How to Talk About Child Sex Trafficking
Words can hurt or heal, inspire or distract, discourage or encourage those around us. That is why, as we seek to engage in conversations about a topic as simultaneously delicate and abrasive as child sex trafficking, we should approach our conversations with thoughtfulness. Here are 5 questions to consider as you approach this topic in conversation.
What is my personal context as well as the context of those around me?
1 in 6 men and 1 in 4 women are estimated to be survivors of child sexual abuse. Be aware of the personal nature this topic can take on with anyone you engage with. Also, remember to check in with yourself as you talk and be cognisant of any charged emotions you may feel or convey. You care about this issue because you care about people. Don’t forget to care for yourself and the people right in front of you, too!
Who am I blaming?
In the face of injustice it’s easy to ball up our rage, take aim, and decidedly assign blame to a specific target. It’s all too easy to blame traffickers, sex-buyers, the parents, corruption, greed, poverty, and so on. While each of the aforementioned may play its part in weaving together the utter tragedy that is the world of child sex trafficking, the core of the issue is brokenness. We live in a broken world inhabited by broken people.
As we fight for justice our hearts still break for each individual involved. In the darkness, there is only pain and without the light of Christ all will continue in brokenness. The grace of the Gospel is the true answer. Its enemy, sin, the rightful target to blame.
(We understand not all of our supporters hold Christian views and hope that we can agree in unity that children should be rescued from these situations, justice should be pursued then enforced and that human dignity should still be upheld regardless of circumstance or actions.)
Should I Use the Term “Victim” or “Survivor”?
We refer to children currently trapped by sex trafficking as victims. A situation beyond their control is resulting in their abuse and exploitation and without intervention, the abuse will continue. This choice of terminology is not meant to infer that they are not strong or not survivors prior to rescue – but we must acknowledge victimization in order to end it.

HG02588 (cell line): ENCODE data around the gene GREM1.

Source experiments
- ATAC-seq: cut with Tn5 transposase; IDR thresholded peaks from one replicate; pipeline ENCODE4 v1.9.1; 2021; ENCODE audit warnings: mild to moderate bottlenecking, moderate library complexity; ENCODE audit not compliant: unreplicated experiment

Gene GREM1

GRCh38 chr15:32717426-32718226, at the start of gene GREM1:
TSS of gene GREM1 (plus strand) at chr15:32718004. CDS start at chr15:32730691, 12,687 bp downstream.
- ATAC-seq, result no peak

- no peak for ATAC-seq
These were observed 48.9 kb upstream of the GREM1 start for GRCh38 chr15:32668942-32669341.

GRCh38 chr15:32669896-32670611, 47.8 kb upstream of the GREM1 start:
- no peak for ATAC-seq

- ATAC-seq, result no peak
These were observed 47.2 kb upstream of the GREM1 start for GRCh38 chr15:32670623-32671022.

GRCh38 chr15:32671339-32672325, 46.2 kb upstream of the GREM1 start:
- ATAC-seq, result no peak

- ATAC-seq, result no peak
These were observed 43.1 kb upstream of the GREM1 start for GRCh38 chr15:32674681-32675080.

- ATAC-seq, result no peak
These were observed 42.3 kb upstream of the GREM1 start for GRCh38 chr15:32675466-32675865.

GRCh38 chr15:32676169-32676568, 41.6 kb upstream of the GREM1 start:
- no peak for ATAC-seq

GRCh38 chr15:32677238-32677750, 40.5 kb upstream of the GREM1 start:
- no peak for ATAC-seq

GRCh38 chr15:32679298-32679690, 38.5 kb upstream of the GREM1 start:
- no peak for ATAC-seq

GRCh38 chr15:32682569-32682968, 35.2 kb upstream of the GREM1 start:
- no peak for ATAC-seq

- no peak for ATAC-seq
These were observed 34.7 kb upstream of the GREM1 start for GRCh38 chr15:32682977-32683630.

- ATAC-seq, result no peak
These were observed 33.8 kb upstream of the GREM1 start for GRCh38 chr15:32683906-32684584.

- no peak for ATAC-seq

After ending the cycle, and in life after rescue, it is healthy and necessary to move past the victimization in both thought and terminology. We insist on always calling individuals we work with ‘survivors’ as opposed to ‘victims’ after rescue as to not label them in a way that reminds us and them of the former power dynamic held over them. By using the term survivors, we affirm that they are champions in all that they have overcome.
Am I practicing empathy?
Terminology matters, but perhaps what matters even more is how we relate to each survivor. Are our language and thoughts around them ‘othering’ or inclusive? Do we relate ourselves, our humanness and uniqueness to the survivors as they share their stories? Or do we consider them to be different; do we judge their choices or look down on their circumstances? Pay attention to where your mind goes and train your brain toward empathy and inclusion where it needs it. We must stand beside survivors as equals to truly fight for justice.
How Do I Want to Help?
Learning about child sex trafficking ignites the kind of outrage in each of us that demands action. Before bringing this topic up with people in your circle, think of some action items that you and those around you can step up and get involved in! Check out this blog for six action items anyone can participate in!
[feature image via unsplash @gabrielledawn]